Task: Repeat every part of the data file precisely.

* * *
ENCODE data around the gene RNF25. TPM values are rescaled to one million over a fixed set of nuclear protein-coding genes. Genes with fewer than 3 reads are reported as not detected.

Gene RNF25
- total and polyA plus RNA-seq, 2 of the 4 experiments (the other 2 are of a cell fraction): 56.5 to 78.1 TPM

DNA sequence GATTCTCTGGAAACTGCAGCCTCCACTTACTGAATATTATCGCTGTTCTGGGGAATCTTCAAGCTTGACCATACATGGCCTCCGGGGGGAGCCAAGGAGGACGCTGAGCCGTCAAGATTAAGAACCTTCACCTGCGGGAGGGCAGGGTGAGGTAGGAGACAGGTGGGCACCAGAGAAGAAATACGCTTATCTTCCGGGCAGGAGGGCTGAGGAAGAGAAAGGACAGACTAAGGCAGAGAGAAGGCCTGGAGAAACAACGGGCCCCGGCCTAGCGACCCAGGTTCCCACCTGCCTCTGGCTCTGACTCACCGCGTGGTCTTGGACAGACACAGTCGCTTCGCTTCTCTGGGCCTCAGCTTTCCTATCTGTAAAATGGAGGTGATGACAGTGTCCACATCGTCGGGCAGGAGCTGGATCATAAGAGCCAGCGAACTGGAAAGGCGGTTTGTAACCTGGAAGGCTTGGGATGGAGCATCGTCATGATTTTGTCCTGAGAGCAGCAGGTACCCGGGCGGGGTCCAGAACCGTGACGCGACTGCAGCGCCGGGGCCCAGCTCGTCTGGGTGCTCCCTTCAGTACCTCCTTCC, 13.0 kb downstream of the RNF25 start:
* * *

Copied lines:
ENCODE data around the gene RNF25. TPM values are rescaled to one million over a fixed set of nuclear protein-coding genes. Genes with fewer than 3 reads are reported as not detected.

Gene RNF25
- total and polyA plus RNA-seq, 2 of the 4 experiments (the other 2 are of a cell fraction): 56.5 to 78.1 TPM

DNA sequence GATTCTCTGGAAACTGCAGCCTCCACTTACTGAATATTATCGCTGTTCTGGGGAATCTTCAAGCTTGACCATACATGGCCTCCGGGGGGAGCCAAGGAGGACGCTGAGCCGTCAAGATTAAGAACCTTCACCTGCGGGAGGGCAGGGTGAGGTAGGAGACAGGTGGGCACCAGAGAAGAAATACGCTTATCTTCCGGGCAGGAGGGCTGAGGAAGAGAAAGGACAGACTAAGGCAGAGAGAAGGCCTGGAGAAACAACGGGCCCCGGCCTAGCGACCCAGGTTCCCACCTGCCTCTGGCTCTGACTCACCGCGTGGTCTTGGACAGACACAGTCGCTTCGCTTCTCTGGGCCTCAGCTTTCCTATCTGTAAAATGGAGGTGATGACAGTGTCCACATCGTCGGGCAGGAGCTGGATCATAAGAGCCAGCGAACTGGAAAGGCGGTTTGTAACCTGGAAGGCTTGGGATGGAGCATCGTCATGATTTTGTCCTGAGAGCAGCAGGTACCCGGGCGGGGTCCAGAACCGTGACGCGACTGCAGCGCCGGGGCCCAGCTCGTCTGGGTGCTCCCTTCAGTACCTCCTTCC, 13.0 kb downstream of the RNF25 start: